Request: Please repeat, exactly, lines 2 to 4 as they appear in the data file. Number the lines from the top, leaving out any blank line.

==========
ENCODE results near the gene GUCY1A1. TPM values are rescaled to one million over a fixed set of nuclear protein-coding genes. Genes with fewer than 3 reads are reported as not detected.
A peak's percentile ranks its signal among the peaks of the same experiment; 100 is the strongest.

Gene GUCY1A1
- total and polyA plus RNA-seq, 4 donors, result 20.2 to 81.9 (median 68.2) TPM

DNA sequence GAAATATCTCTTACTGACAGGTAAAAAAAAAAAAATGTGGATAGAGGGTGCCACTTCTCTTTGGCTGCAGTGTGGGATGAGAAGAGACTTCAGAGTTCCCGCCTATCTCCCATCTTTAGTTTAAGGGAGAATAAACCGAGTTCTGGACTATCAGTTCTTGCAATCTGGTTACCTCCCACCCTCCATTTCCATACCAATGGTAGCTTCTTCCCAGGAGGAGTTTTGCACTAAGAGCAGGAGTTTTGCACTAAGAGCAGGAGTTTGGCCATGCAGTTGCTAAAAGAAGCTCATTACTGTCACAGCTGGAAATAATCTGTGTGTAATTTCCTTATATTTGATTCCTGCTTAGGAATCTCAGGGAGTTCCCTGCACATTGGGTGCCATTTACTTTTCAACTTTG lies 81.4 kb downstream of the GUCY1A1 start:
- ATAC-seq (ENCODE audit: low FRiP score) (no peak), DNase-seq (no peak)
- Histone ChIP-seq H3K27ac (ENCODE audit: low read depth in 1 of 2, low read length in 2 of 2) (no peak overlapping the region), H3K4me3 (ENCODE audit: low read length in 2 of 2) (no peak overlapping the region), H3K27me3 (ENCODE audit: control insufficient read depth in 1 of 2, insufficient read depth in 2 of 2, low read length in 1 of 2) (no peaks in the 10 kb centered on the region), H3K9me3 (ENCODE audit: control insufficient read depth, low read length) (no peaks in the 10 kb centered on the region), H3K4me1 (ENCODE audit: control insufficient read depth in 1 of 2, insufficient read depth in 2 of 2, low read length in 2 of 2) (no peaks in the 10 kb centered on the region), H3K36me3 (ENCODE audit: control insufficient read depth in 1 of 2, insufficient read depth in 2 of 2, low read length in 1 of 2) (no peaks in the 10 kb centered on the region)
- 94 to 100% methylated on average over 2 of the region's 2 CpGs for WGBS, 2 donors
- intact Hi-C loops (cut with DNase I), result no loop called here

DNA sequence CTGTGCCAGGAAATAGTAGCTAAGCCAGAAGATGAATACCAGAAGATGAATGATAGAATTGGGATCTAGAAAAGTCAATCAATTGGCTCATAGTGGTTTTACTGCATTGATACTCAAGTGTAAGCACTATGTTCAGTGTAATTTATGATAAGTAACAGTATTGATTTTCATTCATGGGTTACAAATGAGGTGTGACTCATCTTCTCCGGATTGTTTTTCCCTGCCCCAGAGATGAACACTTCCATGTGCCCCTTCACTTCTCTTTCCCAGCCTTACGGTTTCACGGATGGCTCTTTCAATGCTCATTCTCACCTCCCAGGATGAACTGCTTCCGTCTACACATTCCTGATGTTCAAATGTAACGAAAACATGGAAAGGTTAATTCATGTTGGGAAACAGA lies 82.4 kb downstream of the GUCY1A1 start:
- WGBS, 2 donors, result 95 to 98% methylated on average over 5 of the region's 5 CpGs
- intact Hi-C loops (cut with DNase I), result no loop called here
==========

A peak's percentile ranks its signal among the peaks of the same experiment; 100 is the strongest.

Gene GUCY1A1
- total and polyA plus RNA-seq, 4 donors, result 20.2 to 81.9 (median 68.2) TPM